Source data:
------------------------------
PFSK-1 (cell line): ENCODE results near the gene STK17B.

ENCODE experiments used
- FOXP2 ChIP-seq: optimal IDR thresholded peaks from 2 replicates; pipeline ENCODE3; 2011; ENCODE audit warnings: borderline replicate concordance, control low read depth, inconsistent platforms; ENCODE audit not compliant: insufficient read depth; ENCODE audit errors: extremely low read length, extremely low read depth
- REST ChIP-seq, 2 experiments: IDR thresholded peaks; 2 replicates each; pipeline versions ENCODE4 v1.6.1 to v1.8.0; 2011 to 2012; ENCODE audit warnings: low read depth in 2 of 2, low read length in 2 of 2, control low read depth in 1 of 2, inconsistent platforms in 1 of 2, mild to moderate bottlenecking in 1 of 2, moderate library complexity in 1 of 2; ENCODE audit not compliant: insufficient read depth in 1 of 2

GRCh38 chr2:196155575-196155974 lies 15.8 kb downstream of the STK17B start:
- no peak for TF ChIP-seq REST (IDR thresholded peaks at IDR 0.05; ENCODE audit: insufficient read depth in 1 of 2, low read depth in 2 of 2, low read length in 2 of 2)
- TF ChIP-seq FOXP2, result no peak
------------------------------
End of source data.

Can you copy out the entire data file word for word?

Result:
PFSK-1 (cell line): ENCODE results near the gene STK17B.

ENCODE experiments used
- FOXP2 ChIP-seq: optimal IDR thresholded peaks from 2 replicates; pipeline ENCODE3; 2011; ENCODE audit warnings: borderline replicate concordance, control low read depth, inconsistent platforms; ENCODE audit not compliant: insufficient read depth; ENCODE audit errors: extremely low read length, extremely low read depth
- REST ChIP-seq, 2 experiments: IDR thresholded peaks; 2 replicates each; pipeline versions ENCODE4 v1.6.1 to v1.8.0; 2011 to 2012; ENCODE audit warnings: low read depth in 2 of 2, low read length in 2 of 2, control low read depth in 1 of 2, inconsistent platforms in 1 of 2, mild to moderate bottlenecking in 1 of 2, moderate library complexity in 1 of 2; ENCODE audit not compliant: insufficient read depth in 1 of 2

GRCh38 chr2:196155575-196155974 lies 15.8 kb downstream of the STK17B start:
- no peak for TF ChIP-seq REST (IDR thresholded peaks at IDR 0.05; ENCODE audit: insufficient read depth in 1 of 2, low read depth in 2 of 2, low read length in 2 of 2)
- TF ChIP-seq FOXP2, result no peak